The Art of Deception

(image: Columbia Athletics)

by Osama Khalifa, Columbia University ‘18
Tri-Captain of the Columbia Squash Team
2017 Intercollegiate National Champion
2015 Intercollegiate Finalist
2x Ivy League Player of the Year (2017, 2016)
Ivy League Rookie of the Year (2015)

The Art of Deception

Informally know as a “taxi,” dispatching your opponent to the wrong side of the court is one the biggest crowd pleasers in squash. Who doesn’t smile when the ball and the player go in different directions? Strategically, consigning your competitor to the opposite side of the court completely disorients not only their sense of balance, but also their concentration. Even if it is not used as a winner, the drama and confident control of such a tactic throws your opponent for a loop, often leading to the point. Thus, it is one of the most effective shots in the game.

While being impressively effective, this is not a very difficult shot technically; and therefore, should be in every experienced player’s arsenal. There are three critical aspects to this strategy, to be executed properly. First, you must get early to the ball. By rushing to the ball, you are giving your opponent the impression that you intend to hit the ball quickly and, they in return, feel the pressure to hurtle to the ball expeditiously, often leaning too far forward, off-balance. Also, getting to the ball early allows you a few extra seconds to hold your racquet in purposeful suspense before you swing, a key psychological factor in the deceptive jousting of your opponent. This delayed timing of your swing is crucial to successful execution. You are aiming for additional hang time of at least one second, more if you can.

Next, the position of your body is also an important factor in the art of deception. The goal here is to be imitating the swing and body position of one shot (say, a drop) but then playing another (e.g., a drive). In order for this to work, you must actually play that drop shot a few times in the match before you attempt the fake drop and flash drive. It is important for you to plant in your opponent’s mind that this potential drop shot is a credible option for you, one that you play regularly, before you render the deception. If not, you may be hoisted upon your own petard. If your competitor apprehends your gambit, and thwarts your maneuver with a strong return, the psychological advantage becomes theirs. However, if you play the pretend shot a few times before you jam the deception, your odds of success will be high.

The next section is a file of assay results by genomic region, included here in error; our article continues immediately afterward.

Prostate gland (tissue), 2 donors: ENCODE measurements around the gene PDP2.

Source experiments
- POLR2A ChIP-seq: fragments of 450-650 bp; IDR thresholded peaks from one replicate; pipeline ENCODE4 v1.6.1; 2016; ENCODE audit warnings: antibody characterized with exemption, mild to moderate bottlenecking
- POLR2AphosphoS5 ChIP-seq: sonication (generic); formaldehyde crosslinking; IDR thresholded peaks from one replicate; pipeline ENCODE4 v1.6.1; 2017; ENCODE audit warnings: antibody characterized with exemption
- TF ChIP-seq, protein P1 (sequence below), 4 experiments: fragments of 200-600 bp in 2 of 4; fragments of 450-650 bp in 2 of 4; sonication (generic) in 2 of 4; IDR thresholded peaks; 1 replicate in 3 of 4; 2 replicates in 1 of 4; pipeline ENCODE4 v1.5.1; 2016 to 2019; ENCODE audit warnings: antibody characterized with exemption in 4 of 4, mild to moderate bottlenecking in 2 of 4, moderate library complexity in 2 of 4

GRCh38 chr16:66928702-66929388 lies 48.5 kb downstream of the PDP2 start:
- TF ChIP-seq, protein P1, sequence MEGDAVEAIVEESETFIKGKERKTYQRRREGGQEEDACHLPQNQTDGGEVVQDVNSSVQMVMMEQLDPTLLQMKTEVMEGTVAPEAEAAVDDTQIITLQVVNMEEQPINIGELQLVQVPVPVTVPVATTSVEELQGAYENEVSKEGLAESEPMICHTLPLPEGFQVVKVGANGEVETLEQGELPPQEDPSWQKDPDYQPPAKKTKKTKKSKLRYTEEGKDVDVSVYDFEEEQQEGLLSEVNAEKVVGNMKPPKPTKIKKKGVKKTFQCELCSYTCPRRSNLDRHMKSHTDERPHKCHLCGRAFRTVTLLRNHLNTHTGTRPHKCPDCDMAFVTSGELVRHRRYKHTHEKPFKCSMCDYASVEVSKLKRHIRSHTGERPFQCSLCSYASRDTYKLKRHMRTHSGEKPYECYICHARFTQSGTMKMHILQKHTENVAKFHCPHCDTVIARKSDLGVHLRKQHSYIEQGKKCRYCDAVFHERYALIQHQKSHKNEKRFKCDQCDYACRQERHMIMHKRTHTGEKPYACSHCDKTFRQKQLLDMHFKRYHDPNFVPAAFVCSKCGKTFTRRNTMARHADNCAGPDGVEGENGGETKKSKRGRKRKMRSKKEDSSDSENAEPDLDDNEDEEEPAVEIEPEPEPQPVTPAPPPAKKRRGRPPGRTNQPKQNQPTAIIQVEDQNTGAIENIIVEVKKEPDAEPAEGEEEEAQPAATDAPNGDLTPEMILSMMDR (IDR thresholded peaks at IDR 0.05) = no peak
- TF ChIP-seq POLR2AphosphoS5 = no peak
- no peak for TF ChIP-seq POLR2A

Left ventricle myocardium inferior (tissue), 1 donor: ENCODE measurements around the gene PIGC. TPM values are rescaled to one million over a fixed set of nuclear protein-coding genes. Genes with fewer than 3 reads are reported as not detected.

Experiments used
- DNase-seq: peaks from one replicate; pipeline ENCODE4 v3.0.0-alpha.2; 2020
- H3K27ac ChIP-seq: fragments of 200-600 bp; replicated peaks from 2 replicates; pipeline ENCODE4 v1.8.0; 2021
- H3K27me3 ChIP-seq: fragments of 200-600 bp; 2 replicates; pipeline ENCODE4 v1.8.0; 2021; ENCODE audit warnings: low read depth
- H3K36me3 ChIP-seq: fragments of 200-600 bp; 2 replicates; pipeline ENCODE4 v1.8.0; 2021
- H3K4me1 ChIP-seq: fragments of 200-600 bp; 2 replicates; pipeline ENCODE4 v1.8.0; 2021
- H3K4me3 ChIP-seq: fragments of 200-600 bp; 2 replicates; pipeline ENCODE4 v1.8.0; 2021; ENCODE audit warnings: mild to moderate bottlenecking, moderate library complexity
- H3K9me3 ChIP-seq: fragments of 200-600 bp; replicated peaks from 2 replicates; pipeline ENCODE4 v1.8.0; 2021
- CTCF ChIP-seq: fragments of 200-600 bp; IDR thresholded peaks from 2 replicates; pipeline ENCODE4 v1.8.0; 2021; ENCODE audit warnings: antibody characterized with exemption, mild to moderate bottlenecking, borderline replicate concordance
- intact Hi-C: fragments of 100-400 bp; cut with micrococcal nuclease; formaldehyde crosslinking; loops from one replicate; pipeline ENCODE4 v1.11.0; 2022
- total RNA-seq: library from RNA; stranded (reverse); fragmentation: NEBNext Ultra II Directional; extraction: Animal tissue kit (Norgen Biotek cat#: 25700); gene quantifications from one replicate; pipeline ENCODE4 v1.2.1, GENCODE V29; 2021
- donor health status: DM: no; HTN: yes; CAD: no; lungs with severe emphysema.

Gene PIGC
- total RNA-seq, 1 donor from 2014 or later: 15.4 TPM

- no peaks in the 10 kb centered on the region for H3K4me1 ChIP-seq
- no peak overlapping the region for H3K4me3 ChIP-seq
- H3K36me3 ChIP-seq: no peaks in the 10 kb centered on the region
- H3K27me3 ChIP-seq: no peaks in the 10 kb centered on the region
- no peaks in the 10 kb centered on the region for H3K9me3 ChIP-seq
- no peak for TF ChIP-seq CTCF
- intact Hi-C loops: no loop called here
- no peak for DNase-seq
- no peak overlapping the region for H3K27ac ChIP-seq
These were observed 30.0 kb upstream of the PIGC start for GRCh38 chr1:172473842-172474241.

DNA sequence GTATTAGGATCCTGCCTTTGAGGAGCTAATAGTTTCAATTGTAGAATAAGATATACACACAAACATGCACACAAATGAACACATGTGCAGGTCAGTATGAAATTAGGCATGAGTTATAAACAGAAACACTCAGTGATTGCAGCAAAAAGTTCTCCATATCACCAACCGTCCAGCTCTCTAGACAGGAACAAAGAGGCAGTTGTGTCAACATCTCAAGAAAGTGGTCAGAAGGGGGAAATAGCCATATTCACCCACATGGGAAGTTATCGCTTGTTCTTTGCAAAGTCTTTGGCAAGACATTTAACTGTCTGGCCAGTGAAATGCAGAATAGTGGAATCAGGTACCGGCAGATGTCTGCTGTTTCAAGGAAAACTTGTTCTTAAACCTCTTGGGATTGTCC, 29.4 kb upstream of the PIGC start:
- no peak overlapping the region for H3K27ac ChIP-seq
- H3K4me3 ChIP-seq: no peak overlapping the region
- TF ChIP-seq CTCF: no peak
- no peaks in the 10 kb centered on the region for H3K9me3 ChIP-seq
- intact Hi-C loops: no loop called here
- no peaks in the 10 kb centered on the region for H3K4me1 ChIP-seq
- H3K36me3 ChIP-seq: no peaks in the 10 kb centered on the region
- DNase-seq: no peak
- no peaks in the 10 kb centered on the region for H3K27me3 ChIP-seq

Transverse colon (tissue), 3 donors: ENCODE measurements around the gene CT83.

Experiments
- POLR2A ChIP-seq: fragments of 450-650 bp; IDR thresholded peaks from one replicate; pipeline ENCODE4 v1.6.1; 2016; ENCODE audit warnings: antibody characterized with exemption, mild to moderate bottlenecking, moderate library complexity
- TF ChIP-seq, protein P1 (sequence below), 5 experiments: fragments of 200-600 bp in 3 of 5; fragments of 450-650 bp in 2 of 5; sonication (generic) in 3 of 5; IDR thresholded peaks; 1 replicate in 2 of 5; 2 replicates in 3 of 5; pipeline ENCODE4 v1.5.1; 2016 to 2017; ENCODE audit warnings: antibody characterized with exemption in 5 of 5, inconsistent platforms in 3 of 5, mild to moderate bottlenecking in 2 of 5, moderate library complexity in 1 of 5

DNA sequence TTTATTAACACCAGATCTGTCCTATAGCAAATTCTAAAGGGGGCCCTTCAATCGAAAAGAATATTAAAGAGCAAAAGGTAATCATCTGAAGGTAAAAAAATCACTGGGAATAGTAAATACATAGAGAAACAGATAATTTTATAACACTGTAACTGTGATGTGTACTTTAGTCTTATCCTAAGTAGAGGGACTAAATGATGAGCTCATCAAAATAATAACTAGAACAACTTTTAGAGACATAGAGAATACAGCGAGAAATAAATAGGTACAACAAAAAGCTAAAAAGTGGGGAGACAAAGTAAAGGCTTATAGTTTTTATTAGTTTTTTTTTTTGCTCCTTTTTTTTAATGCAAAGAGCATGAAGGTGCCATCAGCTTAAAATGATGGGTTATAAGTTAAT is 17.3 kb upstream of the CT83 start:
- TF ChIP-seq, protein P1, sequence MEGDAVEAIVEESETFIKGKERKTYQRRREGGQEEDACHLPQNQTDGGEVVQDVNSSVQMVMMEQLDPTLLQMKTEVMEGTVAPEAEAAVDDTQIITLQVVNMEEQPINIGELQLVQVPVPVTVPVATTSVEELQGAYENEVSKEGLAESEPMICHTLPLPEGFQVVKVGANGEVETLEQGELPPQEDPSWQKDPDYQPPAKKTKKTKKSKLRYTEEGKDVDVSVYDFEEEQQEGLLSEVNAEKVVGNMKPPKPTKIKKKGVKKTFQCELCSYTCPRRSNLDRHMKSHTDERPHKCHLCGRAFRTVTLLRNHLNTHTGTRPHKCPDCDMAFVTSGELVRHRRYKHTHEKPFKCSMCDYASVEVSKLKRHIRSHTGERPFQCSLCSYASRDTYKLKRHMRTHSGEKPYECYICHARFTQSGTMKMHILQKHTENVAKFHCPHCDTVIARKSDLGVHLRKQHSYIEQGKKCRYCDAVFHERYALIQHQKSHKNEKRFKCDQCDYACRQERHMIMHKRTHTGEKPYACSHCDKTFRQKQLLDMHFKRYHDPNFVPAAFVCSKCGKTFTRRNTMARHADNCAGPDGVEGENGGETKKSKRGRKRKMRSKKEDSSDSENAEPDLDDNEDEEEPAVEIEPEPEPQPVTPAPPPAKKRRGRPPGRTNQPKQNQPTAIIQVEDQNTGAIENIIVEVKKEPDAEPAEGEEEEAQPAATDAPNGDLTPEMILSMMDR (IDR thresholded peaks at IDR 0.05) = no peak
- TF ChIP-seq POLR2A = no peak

The beauty of deception is that even if you do not win that shot, you are efficaciously fatiguing your opponent with each hold. With your delayed timing, the opponent must forcefully remain on their quads longer than usual. Strategically, it is recommended that you use deceptions in big decisive points when your opponent is under greater pressure and behaviorally on “high alert,” often triggering hasty movement. These high stress points also are more fatiguing to the opponent; thus, their counter-reaction time is longer. Lastly, this shot should not be used before the second half of a game, after a rhythm has been established and your opponent has already settled in the game.

For excellent examples of wonderful deceptive play, James Willstrop is a master, so it may be helpful to watch his matches and imitate his technique. On the women’s side, Raneem El Welily is my favorite when it comes to these creative shots. As with all squash shots, practice makes perfect. Enjoy this new trick, one of the most exciting shots of the game.